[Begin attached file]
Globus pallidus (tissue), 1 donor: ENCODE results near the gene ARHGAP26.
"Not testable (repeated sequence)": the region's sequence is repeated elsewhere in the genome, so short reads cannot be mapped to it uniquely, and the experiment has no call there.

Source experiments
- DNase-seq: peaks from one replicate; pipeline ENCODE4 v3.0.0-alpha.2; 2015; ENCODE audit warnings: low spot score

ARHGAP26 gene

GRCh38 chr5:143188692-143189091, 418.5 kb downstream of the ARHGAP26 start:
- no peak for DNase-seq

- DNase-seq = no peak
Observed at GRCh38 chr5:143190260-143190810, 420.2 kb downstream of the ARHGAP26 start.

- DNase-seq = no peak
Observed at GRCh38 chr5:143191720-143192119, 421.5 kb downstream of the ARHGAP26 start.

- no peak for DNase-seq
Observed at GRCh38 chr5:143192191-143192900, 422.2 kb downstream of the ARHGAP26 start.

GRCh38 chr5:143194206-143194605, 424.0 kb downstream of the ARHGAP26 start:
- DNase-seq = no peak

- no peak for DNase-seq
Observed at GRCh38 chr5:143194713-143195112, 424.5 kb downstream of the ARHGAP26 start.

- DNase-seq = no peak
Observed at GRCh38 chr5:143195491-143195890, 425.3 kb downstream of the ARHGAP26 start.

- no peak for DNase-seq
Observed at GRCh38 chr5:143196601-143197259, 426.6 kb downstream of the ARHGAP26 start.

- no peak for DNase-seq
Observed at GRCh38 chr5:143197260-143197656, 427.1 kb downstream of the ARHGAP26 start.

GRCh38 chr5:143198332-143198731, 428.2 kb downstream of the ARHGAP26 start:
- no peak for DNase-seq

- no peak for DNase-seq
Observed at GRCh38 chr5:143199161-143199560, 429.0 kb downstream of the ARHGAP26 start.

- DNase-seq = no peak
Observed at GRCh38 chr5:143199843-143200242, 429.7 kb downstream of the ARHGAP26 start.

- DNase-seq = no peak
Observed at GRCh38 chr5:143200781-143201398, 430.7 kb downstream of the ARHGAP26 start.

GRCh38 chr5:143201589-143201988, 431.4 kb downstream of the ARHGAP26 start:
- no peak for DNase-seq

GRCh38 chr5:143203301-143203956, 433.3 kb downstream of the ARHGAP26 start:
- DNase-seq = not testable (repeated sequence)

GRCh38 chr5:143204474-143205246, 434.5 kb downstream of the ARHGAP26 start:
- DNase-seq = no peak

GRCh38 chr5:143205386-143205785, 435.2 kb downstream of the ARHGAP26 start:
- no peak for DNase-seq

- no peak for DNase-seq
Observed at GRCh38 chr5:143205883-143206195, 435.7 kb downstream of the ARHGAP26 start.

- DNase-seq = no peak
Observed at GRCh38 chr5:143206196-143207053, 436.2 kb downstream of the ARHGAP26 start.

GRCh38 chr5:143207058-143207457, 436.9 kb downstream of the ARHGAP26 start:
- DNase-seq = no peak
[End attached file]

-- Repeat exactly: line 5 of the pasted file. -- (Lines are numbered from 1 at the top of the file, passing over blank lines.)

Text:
ARHGAP26 gene